Sunfishes (family Molidae) are large, distinctive, oceanic fishes found worldwide. Scientists generally agree there are two species of sunfish – the oceanic sunfish (Mola mola) and the bump-headed or short sunfish (Mola ramsayi). However, recent DNA analyses of sunfish samples collected and sequenced overseas has indicated the presence of a third, undescribed, and previously unknown species of Mola.
Sunfishes are rare in most museum collections because of their large size and oceanic pelagic habitat. Adults grow to over 2 tonnes in weight and attain lengths of over 3 m, making them the heaviest living bony fishes. When present in museums, specimens are usually represented by small, beach-cast juveniles, or plaster casts and old mounted skins.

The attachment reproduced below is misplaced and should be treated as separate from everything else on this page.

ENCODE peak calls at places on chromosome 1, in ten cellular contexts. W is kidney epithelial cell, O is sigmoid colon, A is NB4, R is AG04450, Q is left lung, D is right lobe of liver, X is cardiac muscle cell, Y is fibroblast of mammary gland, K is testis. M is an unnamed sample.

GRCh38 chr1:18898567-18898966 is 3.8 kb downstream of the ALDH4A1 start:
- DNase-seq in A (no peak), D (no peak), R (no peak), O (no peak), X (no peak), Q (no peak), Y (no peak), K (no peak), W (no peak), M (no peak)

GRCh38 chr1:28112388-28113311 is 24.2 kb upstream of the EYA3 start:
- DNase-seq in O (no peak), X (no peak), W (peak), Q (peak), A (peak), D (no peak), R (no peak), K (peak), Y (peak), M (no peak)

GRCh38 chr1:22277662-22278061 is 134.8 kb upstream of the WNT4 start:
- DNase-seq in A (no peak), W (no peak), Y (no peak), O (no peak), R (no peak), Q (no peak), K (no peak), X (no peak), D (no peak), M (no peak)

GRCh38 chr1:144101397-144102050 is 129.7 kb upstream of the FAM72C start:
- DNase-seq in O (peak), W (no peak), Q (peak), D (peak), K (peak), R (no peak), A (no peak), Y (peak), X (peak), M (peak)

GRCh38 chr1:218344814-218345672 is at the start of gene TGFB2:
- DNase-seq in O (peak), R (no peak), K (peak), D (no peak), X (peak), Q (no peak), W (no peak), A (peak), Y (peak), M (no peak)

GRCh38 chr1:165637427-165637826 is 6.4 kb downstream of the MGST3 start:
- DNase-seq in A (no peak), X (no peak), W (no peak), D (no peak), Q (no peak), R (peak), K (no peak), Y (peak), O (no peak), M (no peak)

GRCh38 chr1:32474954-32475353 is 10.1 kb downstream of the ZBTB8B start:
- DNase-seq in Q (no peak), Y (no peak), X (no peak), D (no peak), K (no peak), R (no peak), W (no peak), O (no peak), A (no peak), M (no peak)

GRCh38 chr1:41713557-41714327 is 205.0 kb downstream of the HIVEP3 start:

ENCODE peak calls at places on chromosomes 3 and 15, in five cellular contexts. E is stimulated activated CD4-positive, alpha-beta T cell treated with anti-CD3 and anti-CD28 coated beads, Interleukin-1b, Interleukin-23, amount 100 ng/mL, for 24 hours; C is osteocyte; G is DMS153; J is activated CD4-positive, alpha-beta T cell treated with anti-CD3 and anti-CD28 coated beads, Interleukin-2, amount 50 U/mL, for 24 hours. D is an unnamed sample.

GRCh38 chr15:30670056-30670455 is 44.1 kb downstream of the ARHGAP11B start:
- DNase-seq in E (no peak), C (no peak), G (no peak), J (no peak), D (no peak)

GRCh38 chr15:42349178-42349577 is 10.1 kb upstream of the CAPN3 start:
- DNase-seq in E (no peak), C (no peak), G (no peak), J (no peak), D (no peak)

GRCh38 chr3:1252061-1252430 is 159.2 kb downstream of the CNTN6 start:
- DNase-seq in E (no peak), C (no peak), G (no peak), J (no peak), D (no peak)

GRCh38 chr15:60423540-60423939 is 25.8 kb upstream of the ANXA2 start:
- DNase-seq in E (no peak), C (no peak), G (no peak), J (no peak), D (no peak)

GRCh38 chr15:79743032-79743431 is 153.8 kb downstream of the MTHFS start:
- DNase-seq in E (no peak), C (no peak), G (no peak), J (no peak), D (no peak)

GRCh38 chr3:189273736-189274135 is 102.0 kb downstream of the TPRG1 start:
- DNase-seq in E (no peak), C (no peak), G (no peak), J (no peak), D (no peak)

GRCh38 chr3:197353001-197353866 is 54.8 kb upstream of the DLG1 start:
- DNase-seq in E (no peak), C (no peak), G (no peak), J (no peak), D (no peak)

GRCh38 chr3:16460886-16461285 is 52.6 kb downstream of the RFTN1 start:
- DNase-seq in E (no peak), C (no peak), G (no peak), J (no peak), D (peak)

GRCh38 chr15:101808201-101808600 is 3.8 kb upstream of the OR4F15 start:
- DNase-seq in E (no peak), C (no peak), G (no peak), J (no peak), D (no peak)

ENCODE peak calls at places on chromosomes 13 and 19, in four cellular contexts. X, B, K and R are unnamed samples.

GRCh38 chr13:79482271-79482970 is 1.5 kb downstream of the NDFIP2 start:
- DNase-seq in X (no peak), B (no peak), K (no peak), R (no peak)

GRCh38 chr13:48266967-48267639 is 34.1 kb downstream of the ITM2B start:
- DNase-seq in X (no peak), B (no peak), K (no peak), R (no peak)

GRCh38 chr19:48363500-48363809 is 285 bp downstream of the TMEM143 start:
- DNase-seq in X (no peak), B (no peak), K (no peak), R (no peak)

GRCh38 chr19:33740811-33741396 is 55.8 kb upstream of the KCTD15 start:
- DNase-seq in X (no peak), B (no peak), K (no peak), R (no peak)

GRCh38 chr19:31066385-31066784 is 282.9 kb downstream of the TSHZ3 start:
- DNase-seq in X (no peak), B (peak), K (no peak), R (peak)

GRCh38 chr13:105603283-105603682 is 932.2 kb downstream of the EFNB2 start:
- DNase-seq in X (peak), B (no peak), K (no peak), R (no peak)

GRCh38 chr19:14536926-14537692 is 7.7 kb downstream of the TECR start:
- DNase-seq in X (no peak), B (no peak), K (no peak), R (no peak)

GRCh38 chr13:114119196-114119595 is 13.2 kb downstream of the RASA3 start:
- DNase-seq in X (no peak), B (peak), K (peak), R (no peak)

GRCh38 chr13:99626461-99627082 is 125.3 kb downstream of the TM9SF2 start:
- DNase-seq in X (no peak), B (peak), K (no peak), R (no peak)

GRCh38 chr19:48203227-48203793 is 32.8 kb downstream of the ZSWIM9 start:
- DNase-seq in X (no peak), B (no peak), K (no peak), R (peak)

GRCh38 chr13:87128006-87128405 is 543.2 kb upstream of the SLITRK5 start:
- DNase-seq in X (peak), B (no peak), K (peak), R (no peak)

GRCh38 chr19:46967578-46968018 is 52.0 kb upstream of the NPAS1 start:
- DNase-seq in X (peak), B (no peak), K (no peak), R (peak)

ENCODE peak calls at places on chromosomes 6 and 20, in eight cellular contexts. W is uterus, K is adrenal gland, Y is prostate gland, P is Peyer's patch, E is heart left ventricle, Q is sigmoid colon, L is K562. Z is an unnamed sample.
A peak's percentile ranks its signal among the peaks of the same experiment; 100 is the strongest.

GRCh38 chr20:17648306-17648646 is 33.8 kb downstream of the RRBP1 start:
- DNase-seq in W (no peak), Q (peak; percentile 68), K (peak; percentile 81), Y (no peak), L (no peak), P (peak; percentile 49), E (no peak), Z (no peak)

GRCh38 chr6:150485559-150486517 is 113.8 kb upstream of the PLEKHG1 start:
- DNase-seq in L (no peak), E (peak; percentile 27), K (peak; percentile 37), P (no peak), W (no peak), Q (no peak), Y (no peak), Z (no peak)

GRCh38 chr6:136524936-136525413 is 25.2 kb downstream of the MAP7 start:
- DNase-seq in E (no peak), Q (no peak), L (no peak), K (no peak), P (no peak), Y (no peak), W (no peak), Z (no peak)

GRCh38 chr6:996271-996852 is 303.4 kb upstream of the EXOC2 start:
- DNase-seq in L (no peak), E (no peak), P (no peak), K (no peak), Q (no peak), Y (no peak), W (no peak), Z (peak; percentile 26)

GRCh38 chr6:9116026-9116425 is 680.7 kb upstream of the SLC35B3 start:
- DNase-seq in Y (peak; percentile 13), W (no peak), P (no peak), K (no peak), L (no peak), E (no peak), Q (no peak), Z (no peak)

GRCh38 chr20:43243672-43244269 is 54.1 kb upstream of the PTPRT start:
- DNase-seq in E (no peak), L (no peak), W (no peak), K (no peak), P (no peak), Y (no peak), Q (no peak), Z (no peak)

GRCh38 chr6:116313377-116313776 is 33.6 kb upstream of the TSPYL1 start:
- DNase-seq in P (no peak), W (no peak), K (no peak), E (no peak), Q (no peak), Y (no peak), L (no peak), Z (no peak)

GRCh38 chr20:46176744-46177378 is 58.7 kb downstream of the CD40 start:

Through our fishing networks and New Zealand’s MPI Scientific Observer Programme, Te Papa has one of the largest collections of sunfish in the world, comprising 31 specimens including a 2 m long 234 kg individual.
Visiting scientists, Dr Etsuro Sawai (Hiroshima University, Japan, post-doctoral researcher and Te Papa visiting scientist) and Marianne Nyegaard (Murdoch University, Western Australia), are currently examining our preserved sunfish collection in order to formally describe this new species. A recently donated 53 kg specimen will be the name-holding holotype specimen.
Exited and can’t wait for the new species result.
However there are two more species of sunfish: Masturus lanceolatus and Ranzania laevis right?
Yes, there are now 5 species in total in the family, and all have been found in New Zealand waters.